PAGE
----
Firsthand Report: Elk Mountain 4
By Brenton Archut

Some of the resorts I have been to throughout the Northeast and Mid-Atlantic are Killington, Okemo, Sunday River, Gore Mountain, Snowshoe Mountain, and Camelback. While some are more renowned than others, I rank Elk Mountain of Pennsylvania among my top three for sure, mostly behind Killington and Gore. That’s quite impressive for a Pennsylvania mountain, even if it has been ranked first by Ski magazine for snow, grooming, value, and weather in Pennsylvania since 2004.

Elk Mountain’s 27 trails cannot be beat. There is a great variety of terrain for all abilities, but its intermediate and expert runs stand above all others I have ridden in Pennsylvania. It does not claim to boast any double black diamonds, but I assure you that several of their trails could hold that distinction when compared to other double blacks in Pennsylvania. Elk is a privately owned mountain and its funding is not nearly as impressive as some other mountains in the area. However, Elk blows snow consistently throughout the season and rarely stops before mid-March. If you are looking for a terrain park here, you will be disappointed. This mountain is meant for those interested in downhill, not freestyle.

Many detractors have pointed out its lack of a high speed lift, but they are far too near-sighted. In my day at Elk, I was able to do every trail, except those with moguls, once, and most of them twice. The slow lifts preserve the surface coverage of the trails while allowing for skiers and riders to rest. Unlike many mountains with high speed lifts, I never become bored with the mountain and always leave yearning for more. With these thoughts in mind, I decided to take the one and a half hour drive to Union Dale, PA on March 11, 2008 to get a little taste of a big mountain in Pennsylvania.

No lift lines to speak of. Photo provided by Brenton Archut.

A friend of mine from home, Arif, recently relocated to Michigan to finish his collegiate career. Unfortunately for him, the mountains in Pennsylvania look massive compared to those he has been riding on. He was home on Spring Break, and being a second semester senior, I don’t have class on Tuesdays and Thursdays thanks to an easier course load. We awoke at 6:45 a.m. so that we could be at the mountain by the time they opened. We didn’t quite make it despite the great time we made on the highway (Mapquest says about two hours, but it took us one and a half), but its secluded location doesn’t exactly beg for foot traffic.

I am often impressed when I hear snow reports of how much more snow they get 100 miles north of Bethlehem (Elk often receives a foot of snow when Camelback only records 6 inches). It was apparent as the green ground around Bethlehem became increasingly whiter the farther north we went. In fact, there was about an inch of fresh snow coating the roads to Elk Mountain. We arrived at the mountain at 8:50 to an inch of fresh, a chilly 23 degrees, an empty mountain, and a space in the upper parking lot. It was 31 in Bethlehem.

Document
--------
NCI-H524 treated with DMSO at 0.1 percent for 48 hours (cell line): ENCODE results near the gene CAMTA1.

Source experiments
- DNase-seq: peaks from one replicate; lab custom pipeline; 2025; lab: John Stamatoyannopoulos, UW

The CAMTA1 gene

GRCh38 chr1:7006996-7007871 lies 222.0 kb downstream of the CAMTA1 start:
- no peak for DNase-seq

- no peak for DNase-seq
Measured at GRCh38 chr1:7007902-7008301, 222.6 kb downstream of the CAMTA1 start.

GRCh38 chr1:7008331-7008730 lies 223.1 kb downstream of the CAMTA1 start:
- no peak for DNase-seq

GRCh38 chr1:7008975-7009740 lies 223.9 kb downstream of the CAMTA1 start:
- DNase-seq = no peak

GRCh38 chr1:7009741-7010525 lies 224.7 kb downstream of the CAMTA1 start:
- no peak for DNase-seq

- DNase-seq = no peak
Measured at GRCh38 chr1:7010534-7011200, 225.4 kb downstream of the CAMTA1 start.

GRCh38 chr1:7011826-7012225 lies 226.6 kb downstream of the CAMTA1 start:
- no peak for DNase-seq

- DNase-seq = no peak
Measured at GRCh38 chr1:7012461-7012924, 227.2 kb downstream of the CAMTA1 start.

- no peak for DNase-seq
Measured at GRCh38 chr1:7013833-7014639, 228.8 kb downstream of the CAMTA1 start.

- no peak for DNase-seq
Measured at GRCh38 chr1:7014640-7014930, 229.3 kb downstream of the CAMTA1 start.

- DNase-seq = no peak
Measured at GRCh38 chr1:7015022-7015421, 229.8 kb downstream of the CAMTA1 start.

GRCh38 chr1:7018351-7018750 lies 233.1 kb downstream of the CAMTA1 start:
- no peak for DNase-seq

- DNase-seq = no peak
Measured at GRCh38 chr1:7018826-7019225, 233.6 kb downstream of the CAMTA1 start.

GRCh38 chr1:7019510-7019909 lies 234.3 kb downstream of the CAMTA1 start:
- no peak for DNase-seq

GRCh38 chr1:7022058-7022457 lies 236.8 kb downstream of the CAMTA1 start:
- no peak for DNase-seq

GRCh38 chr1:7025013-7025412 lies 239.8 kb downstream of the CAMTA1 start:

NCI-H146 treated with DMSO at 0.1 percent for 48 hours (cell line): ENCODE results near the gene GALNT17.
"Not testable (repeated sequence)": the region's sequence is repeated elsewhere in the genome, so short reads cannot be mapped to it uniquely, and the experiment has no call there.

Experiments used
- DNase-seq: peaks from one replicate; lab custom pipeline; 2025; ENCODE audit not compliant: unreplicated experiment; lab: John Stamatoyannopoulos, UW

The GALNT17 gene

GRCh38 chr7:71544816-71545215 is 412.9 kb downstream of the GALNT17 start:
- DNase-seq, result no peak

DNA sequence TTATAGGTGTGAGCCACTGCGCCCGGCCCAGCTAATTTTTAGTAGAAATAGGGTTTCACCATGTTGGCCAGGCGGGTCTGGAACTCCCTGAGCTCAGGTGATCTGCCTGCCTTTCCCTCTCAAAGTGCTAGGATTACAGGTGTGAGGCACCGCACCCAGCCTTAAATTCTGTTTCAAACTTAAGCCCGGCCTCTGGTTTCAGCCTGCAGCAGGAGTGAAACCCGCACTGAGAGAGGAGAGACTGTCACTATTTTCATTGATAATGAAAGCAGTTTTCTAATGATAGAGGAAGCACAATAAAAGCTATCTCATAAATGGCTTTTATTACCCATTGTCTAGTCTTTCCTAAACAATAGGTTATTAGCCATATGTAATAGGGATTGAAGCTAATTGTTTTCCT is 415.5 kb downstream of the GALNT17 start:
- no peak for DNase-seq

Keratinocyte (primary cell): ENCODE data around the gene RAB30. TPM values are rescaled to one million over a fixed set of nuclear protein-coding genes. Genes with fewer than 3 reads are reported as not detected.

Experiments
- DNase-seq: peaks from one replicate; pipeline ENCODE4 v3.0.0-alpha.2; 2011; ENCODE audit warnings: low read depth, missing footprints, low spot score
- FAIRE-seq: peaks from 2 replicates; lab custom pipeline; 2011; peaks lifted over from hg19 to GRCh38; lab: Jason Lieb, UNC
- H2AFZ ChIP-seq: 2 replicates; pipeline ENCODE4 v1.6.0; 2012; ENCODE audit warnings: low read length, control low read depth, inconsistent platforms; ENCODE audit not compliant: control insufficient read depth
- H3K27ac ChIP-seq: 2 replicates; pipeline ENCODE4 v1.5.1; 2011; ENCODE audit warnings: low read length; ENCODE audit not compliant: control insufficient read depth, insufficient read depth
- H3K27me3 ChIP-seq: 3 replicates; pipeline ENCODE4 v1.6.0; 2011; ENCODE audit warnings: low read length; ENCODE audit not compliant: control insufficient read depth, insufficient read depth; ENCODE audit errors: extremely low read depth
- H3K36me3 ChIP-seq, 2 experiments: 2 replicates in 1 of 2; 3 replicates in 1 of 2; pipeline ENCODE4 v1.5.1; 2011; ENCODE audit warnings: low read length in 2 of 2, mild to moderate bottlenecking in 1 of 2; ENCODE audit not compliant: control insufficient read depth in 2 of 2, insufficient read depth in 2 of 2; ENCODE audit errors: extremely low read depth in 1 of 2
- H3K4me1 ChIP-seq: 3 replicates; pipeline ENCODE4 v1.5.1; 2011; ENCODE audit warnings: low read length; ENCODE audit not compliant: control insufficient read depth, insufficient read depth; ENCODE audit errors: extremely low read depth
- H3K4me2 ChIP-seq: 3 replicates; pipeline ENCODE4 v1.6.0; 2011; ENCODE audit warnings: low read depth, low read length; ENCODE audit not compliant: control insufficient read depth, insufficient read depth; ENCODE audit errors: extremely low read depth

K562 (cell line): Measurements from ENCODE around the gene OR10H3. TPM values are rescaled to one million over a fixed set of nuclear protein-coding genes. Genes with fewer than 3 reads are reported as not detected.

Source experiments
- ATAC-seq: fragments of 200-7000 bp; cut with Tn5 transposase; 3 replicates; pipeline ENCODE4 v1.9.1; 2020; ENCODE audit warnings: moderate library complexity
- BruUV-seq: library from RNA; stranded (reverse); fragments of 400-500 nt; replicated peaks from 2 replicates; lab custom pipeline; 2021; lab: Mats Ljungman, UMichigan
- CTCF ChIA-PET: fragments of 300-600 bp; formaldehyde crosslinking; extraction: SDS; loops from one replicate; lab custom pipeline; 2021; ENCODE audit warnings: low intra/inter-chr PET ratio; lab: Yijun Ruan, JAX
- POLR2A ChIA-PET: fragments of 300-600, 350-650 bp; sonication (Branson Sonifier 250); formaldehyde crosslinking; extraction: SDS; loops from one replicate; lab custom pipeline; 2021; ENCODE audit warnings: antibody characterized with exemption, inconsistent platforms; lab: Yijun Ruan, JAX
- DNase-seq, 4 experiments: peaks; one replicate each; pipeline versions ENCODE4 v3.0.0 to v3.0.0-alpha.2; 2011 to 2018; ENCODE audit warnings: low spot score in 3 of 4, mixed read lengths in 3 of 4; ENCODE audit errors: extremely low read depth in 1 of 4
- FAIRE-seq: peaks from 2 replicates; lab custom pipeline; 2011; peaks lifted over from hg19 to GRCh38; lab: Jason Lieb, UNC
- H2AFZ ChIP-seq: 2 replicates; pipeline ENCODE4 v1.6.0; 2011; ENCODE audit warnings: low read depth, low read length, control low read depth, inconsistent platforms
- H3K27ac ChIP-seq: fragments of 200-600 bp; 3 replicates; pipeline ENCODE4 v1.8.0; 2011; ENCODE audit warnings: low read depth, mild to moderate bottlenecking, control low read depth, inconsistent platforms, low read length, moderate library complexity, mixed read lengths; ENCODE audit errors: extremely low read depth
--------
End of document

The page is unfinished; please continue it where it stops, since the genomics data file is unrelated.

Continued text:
Since my friend flew from Michigan, he was not able to bring all of his gear home with him. Luckily, he had a spare board and Elk offers Burton strap in boots for rent at $11. We quickly geared up, bought our passes, and hit the snow. The passes were $43 which really isn’t that expensive for the quality of skiing and riding, believe me. I usually go to Blue Mountain where I have my season pass, but I fell in love with Elk when I was 15, and have to go back at least once a year. To make it even better, and possibly induce me to come back a second time, Elk offers a $10 discount on your next 07/08 lift ticket if you redeem your old one. We hopped on the double lift in front of the lodge and our day began.

We began our day down Susquehanna, the trail directly beside the lift, and neither of us was disappointed. The corduroy was perfect, there was no ice, and it was impossible to catch an edge. The speed we achieved was stunning and there was no chance of falling. It was promptly decided that we would try to ride all the open trails except for Tunkhannock, their mogul trail. We then proceeded to ride down all of the trails to the left of the lodge, working our way methodically toward the quad lift servicing the right side of the mountain. The Mohawk, Iroquois, Tuscarora, and Slalom, all black diamonds on the left side, were in the same shape as Susquehanna. These trails all offer the same steep pitch and excellent grooming but are not nearly as wide. I found the only ice patch of the day, a 2x2 patch on the Iroquois. It was easily overlooked, especially since the work they had done from the weekend’s warm spell was phenomenal. After completing the Delaware, the only intermediate trail on that side of the mountain, and cruising through the modest terrain park, we headed to the right.

From the top of the Delaware. Photo provided by Brenton Archut.

We rode down the slightly sloped crest of the mountain down to the Mahican. Combined with the Lenape, this trail is an excellent cruising trail that is nearly 2 miles in length. All of the trails on this side of the mountain, mostly Blue Squares and Black Diamonds, are exceptional and offer wide slopes with some steep headwalls and enjoyable rollers. One of my personal favorites, the Kickapoo, is a fairly steep square offering multiple curves reminiscent of a boarder or skiercross course. All of these trails end at the quad/double lift combination. Understandably so, the quad was the only lift open. While not a highspeed quad, it moves fairly quickly and travels over the Tunkhannock. This trail, which is a mogul trail, seemed to be in great shape. It is steep and was covered in snow. Due to the freeze thaw cycle common in many mid-Atlantic areas the ruts between the bumps were icy, but Elk tries to blow snow on the trail every night necessary to add carvable snow to the top of it. The night before we arrived they had blown snow on two trails and they seemed to be adding to the thin spots to ensure a late closing date. It was apparent that the warm spell had done some damage, but the majority of their trails definitely boasted their reported 24-48 inch base. After riding all of the trails before lunch in a speedy three and a half hours, we decided to stop for lunch.